Commercial Investment Real Estate March/April 2013 - Page 27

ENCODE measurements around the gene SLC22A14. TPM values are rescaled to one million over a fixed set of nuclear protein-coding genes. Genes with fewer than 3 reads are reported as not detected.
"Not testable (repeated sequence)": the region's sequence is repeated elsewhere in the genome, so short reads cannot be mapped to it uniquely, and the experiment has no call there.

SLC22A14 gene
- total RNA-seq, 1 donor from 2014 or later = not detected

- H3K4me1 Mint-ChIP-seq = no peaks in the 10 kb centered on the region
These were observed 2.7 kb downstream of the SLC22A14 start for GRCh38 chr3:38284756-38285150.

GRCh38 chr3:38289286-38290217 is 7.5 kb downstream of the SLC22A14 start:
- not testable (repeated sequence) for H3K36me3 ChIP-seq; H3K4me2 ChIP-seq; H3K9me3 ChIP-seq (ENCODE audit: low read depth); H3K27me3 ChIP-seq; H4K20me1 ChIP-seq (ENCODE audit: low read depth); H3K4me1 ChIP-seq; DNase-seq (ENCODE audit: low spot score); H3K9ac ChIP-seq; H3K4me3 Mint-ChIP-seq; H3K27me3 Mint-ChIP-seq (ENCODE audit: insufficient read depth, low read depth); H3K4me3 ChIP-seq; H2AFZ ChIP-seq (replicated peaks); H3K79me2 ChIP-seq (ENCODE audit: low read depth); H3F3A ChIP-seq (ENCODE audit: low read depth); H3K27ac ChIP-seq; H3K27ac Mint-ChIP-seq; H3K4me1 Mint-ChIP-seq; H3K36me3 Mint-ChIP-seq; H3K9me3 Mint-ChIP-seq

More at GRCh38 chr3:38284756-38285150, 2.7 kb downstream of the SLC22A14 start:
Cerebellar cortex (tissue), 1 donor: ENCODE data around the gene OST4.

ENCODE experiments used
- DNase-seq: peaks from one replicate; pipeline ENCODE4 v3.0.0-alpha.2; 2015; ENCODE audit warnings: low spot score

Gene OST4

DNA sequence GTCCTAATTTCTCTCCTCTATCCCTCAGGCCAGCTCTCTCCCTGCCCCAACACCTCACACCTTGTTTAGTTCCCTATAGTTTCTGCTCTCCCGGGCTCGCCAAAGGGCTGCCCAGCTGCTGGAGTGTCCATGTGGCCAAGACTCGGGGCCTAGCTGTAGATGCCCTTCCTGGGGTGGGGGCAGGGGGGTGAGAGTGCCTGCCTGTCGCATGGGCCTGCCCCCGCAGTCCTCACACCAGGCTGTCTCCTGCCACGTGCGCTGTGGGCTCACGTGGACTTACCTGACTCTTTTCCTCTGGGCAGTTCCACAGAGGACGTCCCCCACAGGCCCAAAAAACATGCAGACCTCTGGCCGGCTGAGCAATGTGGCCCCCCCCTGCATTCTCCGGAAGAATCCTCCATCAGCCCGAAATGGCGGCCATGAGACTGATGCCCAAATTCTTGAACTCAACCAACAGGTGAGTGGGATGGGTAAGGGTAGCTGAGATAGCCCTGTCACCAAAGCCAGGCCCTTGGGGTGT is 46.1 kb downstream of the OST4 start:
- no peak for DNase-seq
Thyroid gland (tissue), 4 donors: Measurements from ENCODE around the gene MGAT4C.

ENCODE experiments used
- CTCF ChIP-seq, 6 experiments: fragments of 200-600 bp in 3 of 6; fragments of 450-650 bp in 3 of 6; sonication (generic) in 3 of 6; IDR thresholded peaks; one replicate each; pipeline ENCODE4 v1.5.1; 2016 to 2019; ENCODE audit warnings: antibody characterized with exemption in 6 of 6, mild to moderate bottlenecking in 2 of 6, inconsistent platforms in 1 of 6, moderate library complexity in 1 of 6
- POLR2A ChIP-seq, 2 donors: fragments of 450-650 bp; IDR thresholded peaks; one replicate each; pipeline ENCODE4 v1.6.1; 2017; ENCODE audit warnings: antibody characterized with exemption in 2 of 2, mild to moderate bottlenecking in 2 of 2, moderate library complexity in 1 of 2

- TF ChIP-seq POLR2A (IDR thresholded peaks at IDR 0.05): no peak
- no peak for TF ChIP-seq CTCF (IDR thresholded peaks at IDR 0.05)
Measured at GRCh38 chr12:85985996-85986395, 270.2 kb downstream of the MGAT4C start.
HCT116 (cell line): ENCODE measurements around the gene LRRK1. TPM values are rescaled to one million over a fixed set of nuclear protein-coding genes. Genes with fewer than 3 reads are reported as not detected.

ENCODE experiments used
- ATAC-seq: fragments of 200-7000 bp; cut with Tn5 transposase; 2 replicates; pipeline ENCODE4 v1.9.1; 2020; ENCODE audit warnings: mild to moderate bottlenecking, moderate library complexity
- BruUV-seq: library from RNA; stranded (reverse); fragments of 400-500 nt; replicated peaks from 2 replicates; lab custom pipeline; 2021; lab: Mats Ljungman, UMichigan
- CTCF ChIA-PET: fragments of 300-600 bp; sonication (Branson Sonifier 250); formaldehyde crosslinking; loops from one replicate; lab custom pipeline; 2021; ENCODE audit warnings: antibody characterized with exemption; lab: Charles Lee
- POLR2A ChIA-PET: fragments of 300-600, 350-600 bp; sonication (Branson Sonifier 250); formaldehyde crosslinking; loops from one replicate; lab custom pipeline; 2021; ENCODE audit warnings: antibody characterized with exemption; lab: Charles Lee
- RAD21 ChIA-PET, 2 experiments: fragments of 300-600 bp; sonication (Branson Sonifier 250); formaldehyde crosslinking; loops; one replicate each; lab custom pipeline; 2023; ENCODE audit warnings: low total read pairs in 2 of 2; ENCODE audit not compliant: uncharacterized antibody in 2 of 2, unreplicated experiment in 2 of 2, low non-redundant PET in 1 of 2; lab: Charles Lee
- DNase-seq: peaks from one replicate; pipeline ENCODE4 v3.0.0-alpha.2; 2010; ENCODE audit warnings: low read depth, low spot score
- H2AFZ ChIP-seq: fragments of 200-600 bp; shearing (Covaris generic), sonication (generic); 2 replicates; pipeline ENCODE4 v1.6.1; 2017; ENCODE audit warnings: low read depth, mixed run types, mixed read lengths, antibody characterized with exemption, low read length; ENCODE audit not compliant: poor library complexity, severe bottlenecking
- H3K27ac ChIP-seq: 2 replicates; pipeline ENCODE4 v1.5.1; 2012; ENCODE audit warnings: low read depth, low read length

The restaurant has to have a great reputation among locals to have staying power, but it also has to impress and market itself to travelers, hotels, and local tourism agencies. Hand says having a vision for the property and working his profes- sional network were the keys to the deal. “The best strategy was to use several marketing chan- nels to reach local as well as regional and national hotel owners who are already in the industry and know what the risks were. I had a vision, had already run the numbers, and put together a team of experts to answer all the questions a potential buyer would need to know before making an of er.” Tourist Town Turned Tech Hub Bend’s close proximity to Mount Bachelor makes it a per- fect place to spend long weekends hitting the slopes. But this fast-growing town is also a mecca for entrepreneur- ial small businesses. Recently pegged the “next big city for entrepreneurship” by Entrepreneur magazine, Bend of ers prime leasing and development opportunities with some of the country’s biggest high-tech f rms, including Facebook and Apple. It’s precisely this burgeoning growth and start-up energy that requires commercial real estate investment opportunities that appeal to a unique mix of tourists and business-minded locals, says Darren Powderly, CCIM, partner and president of Compass Commercial in Bend. T e Firehall Building, which was converted from the town’s historic f rehouse into mixed-use of ce, retail, and restaurant space nearly a decade ago, meets the town’s unique demands. Af er its conversion, the space was occu- pied for f ve years by a successful Italian restaurant, yet when that closed in 2009, the landlord struggled to f nd a viable operator. Due to market demographics, its unique architecture, and other factors, the 4,500-square-foot space “does not f t the typical format for big national restaurant chains,” says Powderly. Instead, as director of marketing for the listing, he sought regional and local restaurateurs who could create the right environment for the space. His ideal tenant turned out to be Brickhouse, an upscale independent steak house and wine bar. “T e restaurant has to have a great reputation among locals to have staying power, but it also has to impress and market itself to travelers, hotels, and local tourism agencies,” he notes. While the need to appeal to tourists is ever-present in Bend, a variety of geographic, economic, and cultural factors has put the town on the map among entrepre- neurial young professionals as well. With direct f ights from Portland and San Francisco/Silicon Valley, Calif., high-tech companies and small businesses are fuel- ing the local economy and driving commercial real estate opportunities. The region’s variety of business develop- ment and relocation tax and f nancing incentives complement the entre- preneurial environment, Powderly notes, citing Facebook’s $210 million investment in a 300,000-square-foot data center in the area. Low land costs and ample access to power sources are other factors luring high-tech companies, he adds. Commercial real estate opportunities continue to grow among the tech and start-up f rms that are eyeing the region. For example, last year Compass worked with T e Staubach Co. to recruit Consumer Cellular to central Oregon. Consumer Cellular, which is based in Portland, signed a long-term lease for a 77,500-sf call center facil- ity with plans to employ 500 people within three years. In the year ahead, Powderly plans to continue to use his CCIM network in an economic outreach initiative he’s spearheading through the non-prof t Economic Develop- ment for Central Oregon. His ef orts will concentrate on marketing the region to small tech and start-up companies in the San Francisco Bay Area. Powderly knows f rst-hand how to reach this segment of the industry, having made his way to Bend — and into commercial real estate — via the Silicon Valley sof ware scene. Powderly says his CCIM training has been highly valuable in “providing world class investment real estate advisory service to clients.” With most of his Compass colleagues hailing from large markets around the coun- try, Powderly notes that he chose to pursue his career in a small market where he could enjoy a high quality of personal and business life with access to the many natu- ral attractions that draw visitors to the area. “CCIM helps me achieve this,” he says. Jennifer Norbut is senior editor of Commercial Investment Real Estate. March | April | 2013 25